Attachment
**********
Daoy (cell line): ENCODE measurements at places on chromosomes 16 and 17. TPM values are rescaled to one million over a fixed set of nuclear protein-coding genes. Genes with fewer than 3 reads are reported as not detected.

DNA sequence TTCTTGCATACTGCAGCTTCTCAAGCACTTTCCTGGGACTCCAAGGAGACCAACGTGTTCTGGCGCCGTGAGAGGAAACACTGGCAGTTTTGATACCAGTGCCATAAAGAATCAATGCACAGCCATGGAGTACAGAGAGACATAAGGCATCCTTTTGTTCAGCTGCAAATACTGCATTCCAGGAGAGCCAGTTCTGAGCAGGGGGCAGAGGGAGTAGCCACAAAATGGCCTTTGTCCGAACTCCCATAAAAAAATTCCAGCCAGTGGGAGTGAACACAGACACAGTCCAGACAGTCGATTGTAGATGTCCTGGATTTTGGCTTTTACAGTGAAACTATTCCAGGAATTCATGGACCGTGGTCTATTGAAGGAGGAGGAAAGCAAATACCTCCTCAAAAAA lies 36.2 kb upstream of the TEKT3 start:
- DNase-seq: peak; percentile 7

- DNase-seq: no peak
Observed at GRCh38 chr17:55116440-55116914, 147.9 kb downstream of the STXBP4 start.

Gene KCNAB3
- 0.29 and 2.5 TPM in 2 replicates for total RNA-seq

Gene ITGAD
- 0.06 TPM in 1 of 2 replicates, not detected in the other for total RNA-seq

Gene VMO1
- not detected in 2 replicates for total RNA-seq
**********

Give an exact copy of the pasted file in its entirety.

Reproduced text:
Daoy (cell line): ENCODE measurements at places on chromosomes 16 and 17. TPM values are rescaled to one million over a fixed set of nuclear protein-coding genes. Genes with fewer than 3 reads are reported as not detected.

DNA sequence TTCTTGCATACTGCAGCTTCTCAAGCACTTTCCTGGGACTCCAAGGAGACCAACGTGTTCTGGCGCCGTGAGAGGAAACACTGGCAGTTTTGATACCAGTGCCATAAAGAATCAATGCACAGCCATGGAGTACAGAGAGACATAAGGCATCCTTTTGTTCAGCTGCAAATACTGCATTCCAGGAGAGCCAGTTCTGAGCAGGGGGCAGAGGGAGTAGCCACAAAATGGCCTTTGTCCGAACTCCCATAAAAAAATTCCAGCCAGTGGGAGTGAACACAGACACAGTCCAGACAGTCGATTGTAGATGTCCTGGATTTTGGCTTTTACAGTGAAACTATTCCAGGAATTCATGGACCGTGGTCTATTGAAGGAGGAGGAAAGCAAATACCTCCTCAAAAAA lies 36.2 kb upstream of the TEKT3 start:
- DNase-seq: peak; percentile 7

- DNase-seq: no peak
Observed at GRCh38 chr17:55116440-55116914, 147.9 kb downstream of the STXBP4 start.

Gene KCNAB3
- 0.29 and 2.5 TPM in 2 replicates for total RNA-seq

Gene ITGAD
- 0.06 TPM in 1 of 2 replicates, not detected in the other for total RNA-seq

Gene VMO1
- not detected in 2 replicates for total RNA-seq